Jan. 31, 2013— -- Rosa Gutierrez, a 13-year-old girl living in Waco, Texas, was repeatedly raped two years ago by a 43-year-old man who was once her mother's boyfriend.
Along with her mother, Rosa, whose name we have changed to protect her identity, is residing in the country without authorization. Despite the fear of being deported, Rosa's mother turned her boyfriend of the time into the police. He is now serving a 35-year prison sentence for his crimes, thanks in large part to the testimonies provided by the two women.
But the trauma associated with the incident has not ended for the teen and her mother. Rosa, who was brought to the U.S. as a one-year-old, is not eligible to receive counseling for the abuse under government programs like Medicaid, because she is living in the country without authorization, according to their pro bono attorney Susan Nelson. And Rosa's mother, who was once financially dependent on her daughter's abuser, has found herself unable to find stable work without legal status.
The good news for these women is that there's a special visa, known as the U visa, intended to be used in cases just like these. The visa grants temporary status to undocumented victims of crimes and their close family members if they will cooperate with law enforcement. As part of the process, police or prosecutors are required to sign a form confirming that the victim suffered a crime and will cooperate with local authorities or has done so already.
The bad news, however, is that the district attorney in her town, Abel Reyna, rejected her request for the certification necessary for visa because of his interpretation of the law.
Herein lies one of the major problems with the so called U visa, says Susan Bowyer, the directing attorney of the Immigration Center for Women and Children, the agency which she says assists about one in every 10 victims who are awarded the U visa each year.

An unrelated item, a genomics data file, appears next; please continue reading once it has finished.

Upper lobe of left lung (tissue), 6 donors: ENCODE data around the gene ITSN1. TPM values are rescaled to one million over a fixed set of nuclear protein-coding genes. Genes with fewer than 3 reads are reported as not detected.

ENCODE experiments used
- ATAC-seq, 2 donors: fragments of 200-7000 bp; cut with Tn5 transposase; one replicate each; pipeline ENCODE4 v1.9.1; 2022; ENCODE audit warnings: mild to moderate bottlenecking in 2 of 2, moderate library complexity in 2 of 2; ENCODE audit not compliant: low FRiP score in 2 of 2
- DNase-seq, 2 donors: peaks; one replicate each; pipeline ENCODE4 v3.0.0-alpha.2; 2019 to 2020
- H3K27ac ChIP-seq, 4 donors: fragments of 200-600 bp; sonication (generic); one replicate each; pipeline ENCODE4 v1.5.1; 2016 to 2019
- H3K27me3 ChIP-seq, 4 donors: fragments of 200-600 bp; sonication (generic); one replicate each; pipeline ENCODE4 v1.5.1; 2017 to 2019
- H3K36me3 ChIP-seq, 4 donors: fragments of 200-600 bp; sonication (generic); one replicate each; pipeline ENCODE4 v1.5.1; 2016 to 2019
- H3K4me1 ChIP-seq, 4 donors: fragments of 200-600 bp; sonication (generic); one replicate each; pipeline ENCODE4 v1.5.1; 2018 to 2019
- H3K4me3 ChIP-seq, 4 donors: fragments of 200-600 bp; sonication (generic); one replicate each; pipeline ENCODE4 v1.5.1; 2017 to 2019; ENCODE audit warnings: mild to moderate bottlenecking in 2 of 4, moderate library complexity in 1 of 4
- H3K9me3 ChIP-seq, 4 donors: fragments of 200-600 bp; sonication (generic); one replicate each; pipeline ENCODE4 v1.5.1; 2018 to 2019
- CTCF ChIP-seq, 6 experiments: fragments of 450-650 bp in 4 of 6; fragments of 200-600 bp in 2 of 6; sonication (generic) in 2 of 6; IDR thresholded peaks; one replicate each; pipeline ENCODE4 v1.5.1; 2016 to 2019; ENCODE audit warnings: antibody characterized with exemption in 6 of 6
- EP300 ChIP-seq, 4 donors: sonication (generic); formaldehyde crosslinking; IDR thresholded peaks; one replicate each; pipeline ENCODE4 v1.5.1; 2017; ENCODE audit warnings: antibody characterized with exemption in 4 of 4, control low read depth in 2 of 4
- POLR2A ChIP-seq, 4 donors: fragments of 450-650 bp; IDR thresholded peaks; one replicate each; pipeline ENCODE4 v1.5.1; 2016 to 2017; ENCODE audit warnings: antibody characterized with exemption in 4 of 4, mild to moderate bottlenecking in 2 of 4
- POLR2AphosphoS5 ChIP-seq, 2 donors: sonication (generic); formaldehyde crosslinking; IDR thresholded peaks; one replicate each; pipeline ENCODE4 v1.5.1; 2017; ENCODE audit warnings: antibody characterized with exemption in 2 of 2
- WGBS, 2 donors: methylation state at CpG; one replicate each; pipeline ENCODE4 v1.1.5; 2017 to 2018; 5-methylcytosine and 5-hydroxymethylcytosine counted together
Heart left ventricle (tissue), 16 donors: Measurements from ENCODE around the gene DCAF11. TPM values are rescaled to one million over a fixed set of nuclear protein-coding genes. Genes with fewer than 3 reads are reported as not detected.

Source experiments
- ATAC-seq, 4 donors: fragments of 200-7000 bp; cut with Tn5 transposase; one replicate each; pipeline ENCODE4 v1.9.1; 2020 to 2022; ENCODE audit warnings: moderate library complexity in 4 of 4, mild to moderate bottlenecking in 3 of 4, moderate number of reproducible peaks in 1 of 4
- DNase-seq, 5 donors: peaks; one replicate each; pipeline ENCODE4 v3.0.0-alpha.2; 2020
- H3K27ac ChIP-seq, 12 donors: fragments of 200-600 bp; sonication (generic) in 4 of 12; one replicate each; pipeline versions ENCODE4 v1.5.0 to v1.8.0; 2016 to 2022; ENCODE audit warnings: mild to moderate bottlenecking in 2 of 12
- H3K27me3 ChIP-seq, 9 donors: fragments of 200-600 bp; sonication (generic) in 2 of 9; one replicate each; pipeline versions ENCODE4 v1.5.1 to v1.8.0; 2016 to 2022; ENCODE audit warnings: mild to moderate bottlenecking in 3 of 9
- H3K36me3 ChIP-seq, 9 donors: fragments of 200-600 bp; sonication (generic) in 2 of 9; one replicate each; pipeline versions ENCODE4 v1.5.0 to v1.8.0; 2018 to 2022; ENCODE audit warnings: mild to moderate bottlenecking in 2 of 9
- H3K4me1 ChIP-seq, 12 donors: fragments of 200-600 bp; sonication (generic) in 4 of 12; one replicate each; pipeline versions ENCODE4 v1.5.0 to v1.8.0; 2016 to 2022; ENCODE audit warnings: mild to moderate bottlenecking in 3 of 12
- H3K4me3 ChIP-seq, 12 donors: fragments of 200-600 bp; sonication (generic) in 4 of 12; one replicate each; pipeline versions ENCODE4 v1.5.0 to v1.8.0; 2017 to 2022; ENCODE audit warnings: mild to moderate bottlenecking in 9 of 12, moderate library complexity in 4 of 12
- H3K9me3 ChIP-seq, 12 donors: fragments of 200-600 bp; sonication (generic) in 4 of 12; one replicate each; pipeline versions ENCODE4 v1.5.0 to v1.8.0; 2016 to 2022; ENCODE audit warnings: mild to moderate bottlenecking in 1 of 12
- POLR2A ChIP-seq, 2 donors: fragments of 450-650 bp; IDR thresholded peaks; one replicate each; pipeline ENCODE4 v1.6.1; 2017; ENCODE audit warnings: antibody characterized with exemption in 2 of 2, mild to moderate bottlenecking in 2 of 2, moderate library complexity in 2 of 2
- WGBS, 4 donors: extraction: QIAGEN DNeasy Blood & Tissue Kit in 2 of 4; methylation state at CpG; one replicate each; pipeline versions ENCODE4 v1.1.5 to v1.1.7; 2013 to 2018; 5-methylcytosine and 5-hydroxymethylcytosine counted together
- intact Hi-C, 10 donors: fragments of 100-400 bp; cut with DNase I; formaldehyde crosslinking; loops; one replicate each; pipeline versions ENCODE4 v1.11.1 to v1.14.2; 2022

"A person can be a victim of a violent crime and cooperate fully with the police in one city but have no chance of getting a certification, while someone in a neighboring city can be knocked unconscious, not even witness the crime because she was unconscious, and be awarded the certification easily," said Bowyer. "It's hugely unfair, arbitrary, irrational, and inconsistent -- but it sure is better than not having it at all."
Like many immigration provisions, U visa law is mandated federally, but implemented inconsistently by local law enforcement. Some advocates, like Bowyer, say that more resources should be devoted to ensuring local law enforcement agencies can carry out U visa certifications consistently to make the program better serve victims in need.
Proponents of U visa say the program makes a difference because it often allows victims to be less financially dependent on their abusers, and more likely to come forward, by granting them four years of legal status, and allowing them to apply for permanent resident status after three years. Advocates say the program also encourages undocumented communities to cooperate with law enforcement.
"When immigrant women feel that coming forward about a crime could get them deported, they keep silent," said Mallika Dutt, a women's advocate and founder of an organization called Breakthrough.
Some cops, like the leadership in the Oakland Police Department (ODP), agree that it has helped them to build a healthier culture of reporting crimes in undocumented communities, where many offenses go unreported.
"We offer U visas as a way to assure them that they don't have to have any fear of us trying to get them deported out of the country," Capt. Johnny Davis of the OPD told The Bay Citizen. "We want to help them solve their crimes."
But another big problem with the visa, according to advocates, is that there simply aren't enough to go around.
Every year exactly 10,000 of these visas are given out. Most of the recipients are women, the majority are from Latin America, and the bulk of the cases involve domestic abuse, Bowyer says. The program, which was put in place in 2000, has hit its cap for three consecutive years. In 2010, there were 10,742 applicants, in 2011, there were 16,768, and in 2012, there were 24,788 -- more than twice the number of spots available. .
A provision to raise the U visa cap to 15,000 in the Violence Against Women Act was opposed last year by a handful of House Republicans who argued that the system is susceptible to fraud and that the bill violated a technical congressional rule, called a "blue slip." In short, House Republican leaders said bills that generate revenue need to originate in the House and because the visas impose a fee on applicants, no new visas could be introduced.